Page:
ATLANTA — A Civil Rights activist who was an original Freedom Rider died last week, according to an obituary on the Murray Brothers Funeral Home's website.
Dr. William E. Harbour, who rode buses to push the message of desegregation in the 1960s, died at the age of 78 on Aug. 27.
The funeral was held Wednesday at 1 p.m. at Murray Brothers Funeral Home Cascade Chapel in Atlanta and was streamed.
The obit said that during his college years at Tennessee State University, Harbour joined the movement and participated in picket lines, sit-ins, marches, and was arrested several times.
During one Freedom Ride, the obit said he was arrested and spent 49 days in a maximum-security prison with Civil Rights leaders C.T. Vivian and Rep. John Lewis - two other icons who also died this year. He was also badly beaten by an angry mob at the Montgomery Greyhound Bus Station.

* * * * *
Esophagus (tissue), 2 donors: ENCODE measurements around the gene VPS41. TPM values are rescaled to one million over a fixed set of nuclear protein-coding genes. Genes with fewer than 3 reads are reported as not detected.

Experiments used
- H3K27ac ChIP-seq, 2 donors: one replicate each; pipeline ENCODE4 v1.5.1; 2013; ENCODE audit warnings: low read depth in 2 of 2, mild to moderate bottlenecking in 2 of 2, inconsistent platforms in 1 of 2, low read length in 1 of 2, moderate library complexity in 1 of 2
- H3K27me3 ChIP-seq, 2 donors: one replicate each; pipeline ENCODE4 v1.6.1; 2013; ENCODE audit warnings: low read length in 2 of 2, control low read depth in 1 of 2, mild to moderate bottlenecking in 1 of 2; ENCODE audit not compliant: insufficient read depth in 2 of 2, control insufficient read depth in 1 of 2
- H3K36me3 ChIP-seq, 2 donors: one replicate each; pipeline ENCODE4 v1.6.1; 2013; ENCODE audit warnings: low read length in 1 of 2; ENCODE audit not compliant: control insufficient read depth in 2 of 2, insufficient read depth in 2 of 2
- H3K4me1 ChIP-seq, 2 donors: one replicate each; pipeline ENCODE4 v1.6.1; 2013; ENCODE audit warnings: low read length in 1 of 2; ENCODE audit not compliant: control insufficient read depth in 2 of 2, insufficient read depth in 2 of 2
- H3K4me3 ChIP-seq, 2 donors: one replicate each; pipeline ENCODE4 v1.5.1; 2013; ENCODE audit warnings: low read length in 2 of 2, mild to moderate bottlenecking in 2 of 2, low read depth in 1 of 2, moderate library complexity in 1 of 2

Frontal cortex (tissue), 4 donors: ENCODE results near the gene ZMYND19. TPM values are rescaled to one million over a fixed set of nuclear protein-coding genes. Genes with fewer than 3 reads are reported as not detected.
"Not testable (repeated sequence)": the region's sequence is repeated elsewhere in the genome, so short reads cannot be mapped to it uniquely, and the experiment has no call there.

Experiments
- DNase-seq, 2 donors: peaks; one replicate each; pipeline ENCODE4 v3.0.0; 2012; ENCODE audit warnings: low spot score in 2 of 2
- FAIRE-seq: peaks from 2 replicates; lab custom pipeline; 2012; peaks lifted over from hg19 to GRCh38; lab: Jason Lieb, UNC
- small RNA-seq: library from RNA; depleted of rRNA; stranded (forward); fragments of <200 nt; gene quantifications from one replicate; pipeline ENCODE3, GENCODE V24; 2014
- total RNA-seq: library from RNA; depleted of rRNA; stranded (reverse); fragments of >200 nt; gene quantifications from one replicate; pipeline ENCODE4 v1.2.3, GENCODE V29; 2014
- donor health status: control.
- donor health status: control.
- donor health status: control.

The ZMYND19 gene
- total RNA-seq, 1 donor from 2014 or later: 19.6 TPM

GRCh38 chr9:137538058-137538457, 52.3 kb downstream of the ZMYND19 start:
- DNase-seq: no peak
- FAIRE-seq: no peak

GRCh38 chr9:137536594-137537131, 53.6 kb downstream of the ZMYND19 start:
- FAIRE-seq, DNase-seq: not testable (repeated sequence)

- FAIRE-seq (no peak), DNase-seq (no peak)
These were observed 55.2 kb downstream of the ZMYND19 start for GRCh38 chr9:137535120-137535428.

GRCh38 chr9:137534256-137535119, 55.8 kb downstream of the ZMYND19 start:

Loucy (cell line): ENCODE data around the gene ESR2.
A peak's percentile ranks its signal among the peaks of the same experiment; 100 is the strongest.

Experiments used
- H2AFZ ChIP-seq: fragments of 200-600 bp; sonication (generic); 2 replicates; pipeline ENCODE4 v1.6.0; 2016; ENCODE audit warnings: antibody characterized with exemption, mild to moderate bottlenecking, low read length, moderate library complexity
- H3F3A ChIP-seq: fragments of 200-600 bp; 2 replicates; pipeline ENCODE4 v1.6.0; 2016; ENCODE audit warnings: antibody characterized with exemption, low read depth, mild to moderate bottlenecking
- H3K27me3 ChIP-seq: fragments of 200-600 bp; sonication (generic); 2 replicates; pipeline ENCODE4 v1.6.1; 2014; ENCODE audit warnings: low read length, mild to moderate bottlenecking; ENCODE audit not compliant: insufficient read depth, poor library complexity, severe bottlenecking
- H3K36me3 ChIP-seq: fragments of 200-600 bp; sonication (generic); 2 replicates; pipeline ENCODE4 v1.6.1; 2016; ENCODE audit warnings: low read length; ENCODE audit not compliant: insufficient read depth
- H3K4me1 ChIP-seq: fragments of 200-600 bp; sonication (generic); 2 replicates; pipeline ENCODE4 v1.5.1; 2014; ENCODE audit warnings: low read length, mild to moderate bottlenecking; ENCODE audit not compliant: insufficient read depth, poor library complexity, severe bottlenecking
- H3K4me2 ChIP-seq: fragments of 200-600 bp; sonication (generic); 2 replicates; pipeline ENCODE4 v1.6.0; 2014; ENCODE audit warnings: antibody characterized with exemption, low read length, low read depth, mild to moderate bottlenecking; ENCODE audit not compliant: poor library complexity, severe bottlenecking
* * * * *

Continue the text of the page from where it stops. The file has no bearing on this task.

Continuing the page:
He was eventually expelled from the university for his involvement in the rides. He later received an Honorary Doctorate of Humane Letters from TSU in 2008.
Harbour leaves behind his wife, his son, and six siblings. He was preceded in death by one brother. On Thursday, he will be buried in his hometown of Piedmont, Alabama at the Piedmont Memorial Garden.
He was an active member of New Emmanuel Baptist Church in Atlanta.